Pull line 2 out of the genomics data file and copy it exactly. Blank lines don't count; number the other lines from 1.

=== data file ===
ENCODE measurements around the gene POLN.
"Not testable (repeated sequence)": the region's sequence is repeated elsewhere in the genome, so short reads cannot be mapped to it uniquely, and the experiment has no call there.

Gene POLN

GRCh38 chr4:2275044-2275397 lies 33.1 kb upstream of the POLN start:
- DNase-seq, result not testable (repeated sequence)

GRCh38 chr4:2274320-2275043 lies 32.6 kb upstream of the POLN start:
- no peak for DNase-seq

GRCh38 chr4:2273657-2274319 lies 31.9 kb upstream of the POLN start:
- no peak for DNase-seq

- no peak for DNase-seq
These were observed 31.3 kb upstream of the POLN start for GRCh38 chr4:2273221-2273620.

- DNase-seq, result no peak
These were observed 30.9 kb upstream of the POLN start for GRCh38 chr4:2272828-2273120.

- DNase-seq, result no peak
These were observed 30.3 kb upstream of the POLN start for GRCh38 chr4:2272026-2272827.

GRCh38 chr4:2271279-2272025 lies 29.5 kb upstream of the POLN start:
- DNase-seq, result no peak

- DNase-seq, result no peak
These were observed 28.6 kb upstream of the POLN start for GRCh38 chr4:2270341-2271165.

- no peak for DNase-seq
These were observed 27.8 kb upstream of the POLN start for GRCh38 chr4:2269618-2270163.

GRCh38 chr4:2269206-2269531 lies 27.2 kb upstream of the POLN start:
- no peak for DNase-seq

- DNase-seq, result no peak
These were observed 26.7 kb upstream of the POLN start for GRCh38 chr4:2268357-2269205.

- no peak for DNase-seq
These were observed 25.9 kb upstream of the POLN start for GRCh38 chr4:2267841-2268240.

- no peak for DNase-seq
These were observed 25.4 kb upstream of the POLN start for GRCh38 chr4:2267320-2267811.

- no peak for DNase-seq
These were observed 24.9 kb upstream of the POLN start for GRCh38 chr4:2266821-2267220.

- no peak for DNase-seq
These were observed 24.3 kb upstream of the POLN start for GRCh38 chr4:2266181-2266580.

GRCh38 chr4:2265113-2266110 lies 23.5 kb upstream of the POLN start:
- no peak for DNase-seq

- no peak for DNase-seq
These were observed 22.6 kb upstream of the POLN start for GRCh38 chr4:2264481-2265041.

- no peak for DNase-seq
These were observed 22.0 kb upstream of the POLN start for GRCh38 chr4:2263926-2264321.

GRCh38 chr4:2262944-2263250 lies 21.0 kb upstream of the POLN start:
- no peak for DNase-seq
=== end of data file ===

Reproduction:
"Not testable (repeated sequence)": the region's sequence is repeated elsewhere in the genome, so short reads cannot be mapped to it uniquely, and the experiment has no call there.